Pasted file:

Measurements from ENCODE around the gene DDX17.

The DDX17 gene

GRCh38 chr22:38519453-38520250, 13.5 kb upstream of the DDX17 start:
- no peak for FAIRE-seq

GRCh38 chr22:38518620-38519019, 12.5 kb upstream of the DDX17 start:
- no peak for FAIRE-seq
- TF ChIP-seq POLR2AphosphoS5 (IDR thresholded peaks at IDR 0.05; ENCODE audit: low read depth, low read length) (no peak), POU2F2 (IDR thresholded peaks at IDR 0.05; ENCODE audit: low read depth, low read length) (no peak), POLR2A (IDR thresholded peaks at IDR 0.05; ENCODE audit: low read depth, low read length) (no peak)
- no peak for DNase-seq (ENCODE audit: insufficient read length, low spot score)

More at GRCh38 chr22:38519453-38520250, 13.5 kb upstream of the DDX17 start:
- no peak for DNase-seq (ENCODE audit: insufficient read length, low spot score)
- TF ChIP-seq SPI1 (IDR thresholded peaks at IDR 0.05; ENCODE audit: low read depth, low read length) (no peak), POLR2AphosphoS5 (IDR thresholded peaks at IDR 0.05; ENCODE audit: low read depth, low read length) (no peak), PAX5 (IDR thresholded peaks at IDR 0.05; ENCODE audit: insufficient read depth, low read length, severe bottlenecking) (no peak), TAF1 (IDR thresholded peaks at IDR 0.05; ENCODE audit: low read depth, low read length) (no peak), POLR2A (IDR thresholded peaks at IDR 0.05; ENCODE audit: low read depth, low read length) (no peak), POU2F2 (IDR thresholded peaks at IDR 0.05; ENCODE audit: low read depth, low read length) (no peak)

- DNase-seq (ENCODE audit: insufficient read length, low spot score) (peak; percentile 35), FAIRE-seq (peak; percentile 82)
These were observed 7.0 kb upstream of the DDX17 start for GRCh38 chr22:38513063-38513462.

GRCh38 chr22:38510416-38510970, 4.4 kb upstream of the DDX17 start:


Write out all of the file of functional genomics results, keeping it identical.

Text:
Measurements from ENCODE around the gene DDX17.

The DDX17 gene

GRCh38 chr22:38519453-38520250, 13.5 kb upstream of the DDX17 start:
- no peak for FAIRE-seq

GRCh38 chr22:38518620-38519019, 12.5 kb upstream of the DDX17 start:
- no peak for FAIRE-seq
- TF ChIP-seq POLR2AphosphoS5 (IDR thresholded peaks at IDR 0.05; ENCODE audit: low read depth, low read length) (no peak), POU2F2 (IDR thresholded peaks at IDR 0.05; ENCODE audit: low read depth, low read length) (no peak), POLR2A (IDR thresholded peaks at IDR 0.05; ENCODE audit: low read depth, low read length) (no peak)
- no peak for DNase-seq (ENCODE audit: insufficient read length, low spot score)

More at GRCh38 chr22:38519453-38520250, 13.5 kb upstream of the DDX17 start:
- no peak for DNase-seq (ENCODE audit: insufficient read length, low spot score)
- TF ChIP-seq SPI1 (IDR thresholded peaks at IDR 0.05; ENCODE audit: low read depth, low read length) (no peak), POLR2AphosphoS5 (IDR thresholded peaks at IDR 0.05; ENCODE audit: low read depth, low read length) (no peak), PAX5 (IDR thresholded peaks at IDR 0.05; ENCODE audit: insufficient read depth, low read length, severe bottlenecking) (no peak), TAF1 (IDR thresholded peaks at IDR 0.05; ENCODE audit: low read depth, low read length) (no peak), POLR2A (IDR thresholded peaks at IDR 0.05; ENCODE audit: low read depth, low read length) (no peak), POU2F2 (IDR thresholded peaks at IDR 0.05; ENCODE audit: low read depth, low read length) (no peak)

- DNase-seq (ENCODE audit: insufficient read length, low spot score) (peak; percentile 35), FAIRE-seq (peak; percentile 82)
These were observed 7.0 kb upstream of the DDX17 start for GRCh38 chr22:38513063-38513462.

GRCh38 chr22:38510416-38510970, 4.4 kb upstream of the DDX17 start: